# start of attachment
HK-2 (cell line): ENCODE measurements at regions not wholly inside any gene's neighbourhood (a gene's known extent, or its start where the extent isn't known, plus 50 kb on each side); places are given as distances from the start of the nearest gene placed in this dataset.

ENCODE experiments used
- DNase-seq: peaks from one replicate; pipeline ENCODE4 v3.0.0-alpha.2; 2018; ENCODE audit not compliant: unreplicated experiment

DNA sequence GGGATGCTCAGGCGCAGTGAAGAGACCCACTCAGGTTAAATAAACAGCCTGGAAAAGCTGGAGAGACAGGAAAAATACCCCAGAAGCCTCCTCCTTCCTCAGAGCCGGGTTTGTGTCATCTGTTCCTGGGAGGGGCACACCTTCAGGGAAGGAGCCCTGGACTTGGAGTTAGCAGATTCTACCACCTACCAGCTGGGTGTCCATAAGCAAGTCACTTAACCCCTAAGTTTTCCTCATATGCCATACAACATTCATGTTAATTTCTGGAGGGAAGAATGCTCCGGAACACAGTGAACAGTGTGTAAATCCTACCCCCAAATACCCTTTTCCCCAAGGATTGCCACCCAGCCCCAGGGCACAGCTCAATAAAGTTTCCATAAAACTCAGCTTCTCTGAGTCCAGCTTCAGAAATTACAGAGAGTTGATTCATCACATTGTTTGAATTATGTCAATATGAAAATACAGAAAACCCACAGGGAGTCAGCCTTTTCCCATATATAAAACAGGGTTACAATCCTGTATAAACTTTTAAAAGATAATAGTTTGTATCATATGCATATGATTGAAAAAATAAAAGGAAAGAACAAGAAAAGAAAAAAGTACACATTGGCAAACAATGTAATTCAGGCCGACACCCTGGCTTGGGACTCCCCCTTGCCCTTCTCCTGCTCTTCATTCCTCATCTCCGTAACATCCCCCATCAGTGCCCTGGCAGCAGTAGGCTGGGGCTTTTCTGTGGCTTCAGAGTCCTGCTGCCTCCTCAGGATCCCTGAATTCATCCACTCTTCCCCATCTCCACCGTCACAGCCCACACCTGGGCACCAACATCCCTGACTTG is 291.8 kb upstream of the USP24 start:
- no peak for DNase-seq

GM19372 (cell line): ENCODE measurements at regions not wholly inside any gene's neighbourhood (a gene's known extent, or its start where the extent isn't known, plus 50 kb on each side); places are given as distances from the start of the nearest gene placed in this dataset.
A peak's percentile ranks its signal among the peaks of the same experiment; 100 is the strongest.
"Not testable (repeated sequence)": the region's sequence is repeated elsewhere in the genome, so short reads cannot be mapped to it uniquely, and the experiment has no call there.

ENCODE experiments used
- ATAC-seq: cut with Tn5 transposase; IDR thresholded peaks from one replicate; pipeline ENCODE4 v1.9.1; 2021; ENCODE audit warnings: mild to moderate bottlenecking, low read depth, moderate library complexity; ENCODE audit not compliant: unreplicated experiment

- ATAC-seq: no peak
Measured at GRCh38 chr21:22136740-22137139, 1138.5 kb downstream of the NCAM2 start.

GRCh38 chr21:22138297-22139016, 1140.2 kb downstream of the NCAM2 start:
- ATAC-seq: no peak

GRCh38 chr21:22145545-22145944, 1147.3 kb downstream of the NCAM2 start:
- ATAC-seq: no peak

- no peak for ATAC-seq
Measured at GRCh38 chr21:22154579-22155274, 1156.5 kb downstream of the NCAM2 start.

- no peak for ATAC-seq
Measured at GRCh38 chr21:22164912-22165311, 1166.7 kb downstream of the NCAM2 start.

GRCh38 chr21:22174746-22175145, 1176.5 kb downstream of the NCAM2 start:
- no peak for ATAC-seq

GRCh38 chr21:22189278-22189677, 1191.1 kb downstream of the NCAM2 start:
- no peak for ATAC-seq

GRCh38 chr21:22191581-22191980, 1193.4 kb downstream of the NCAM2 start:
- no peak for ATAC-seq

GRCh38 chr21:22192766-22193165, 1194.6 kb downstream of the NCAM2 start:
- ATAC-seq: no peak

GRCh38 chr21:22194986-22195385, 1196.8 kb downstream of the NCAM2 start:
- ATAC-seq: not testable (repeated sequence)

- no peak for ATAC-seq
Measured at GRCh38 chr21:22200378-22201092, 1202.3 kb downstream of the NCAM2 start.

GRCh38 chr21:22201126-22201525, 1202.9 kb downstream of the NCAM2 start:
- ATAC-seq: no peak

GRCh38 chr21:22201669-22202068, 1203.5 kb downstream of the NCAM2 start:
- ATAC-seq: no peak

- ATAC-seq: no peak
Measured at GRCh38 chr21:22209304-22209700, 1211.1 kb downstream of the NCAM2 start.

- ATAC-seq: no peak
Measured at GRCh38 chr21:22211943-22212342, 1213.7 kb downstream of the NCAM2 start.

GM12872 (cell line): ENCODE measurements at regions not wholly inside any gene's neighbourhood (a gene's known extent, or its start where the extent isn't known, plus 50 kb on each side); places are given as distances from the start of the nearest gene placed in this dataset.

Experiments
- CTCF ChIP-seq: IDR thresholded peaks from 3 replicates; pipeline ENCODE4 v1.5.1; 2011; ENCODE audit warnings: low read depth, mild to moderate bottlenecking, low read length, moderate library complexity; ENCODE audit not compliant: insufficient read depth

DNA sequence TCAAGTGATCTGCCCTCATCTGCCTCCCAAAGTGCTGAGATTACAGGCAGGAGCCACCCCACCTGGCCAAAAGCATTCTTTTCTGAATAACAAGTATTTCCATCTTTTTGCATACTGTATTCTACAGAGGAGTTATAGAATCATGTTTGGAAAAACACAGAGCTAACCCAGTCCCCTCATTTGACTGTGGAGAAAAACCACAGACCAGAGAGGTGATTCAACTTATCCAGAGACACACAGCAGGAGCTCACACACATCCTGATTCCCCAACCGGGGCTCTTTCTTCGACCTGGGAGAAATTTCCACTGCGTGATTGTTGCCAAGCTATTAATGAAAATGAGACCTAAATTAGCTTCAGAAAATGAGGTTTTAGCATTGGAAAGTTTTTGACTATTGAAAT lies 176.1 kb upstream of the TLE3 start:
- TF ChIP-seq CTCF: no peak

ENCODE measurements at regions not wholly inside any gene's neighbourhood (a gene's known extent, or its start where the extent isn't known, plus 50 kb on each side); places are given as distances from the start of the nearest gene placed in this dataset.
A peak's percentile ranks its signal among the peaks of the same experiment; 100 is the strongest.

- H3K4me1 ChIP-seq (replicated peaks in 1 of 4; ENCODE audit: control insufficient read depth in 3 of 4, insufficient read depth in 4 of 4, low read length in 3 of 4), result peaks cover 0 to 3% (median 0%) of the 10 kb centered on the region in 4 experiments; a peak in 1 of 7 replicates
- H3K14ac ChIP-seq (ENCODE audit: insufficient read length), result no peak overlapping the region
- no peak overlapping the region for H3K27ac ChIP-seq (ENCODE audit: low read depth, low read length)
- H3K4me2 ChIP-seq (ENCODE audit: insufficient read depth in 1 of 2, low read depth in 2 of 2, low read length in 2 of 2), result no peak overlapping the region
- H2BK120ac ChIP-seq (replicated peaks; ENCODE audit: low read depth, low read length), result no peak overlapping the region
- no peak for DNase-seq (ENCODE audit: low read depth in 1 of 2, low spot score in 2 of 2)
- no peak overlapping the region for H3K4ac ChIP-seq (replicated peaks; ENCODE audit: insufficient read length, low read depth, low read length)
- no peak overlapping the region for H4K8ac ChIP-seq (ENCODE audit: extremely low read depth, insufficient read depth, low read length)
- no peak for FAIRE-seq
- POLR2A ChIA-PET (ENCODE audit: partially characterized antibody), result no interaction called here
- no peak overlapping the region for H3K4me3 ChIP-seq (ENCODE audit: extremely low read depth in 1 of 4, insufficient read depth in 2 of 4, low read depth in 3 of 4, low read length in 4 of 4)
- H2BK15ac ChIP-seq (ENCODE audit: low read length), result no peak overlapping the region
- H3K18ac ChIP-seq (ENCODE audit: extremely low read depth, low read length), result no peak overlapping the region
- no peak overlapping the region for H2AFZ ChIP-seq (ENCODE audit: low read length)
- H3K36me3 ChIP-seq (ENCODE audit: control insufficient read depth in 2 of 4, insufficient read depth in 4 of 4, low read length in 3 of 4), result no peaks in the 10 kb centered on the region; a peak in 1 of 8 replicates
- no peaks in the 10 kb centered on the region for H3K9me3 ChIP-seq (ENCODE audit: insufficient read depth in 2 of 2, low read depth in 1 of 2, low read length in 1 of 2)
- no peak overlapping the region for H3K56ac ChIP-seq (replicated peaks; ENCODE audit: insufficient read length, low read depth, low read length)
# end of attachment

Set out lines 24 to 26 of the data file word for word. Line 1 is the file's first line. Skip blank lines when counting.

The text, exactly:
- no peak for ATAC-seq

GRCh38 chr21:22191581-22191980, 1193.4 kb downstream of the NCAM2 start:
- no peak for ATAC-seq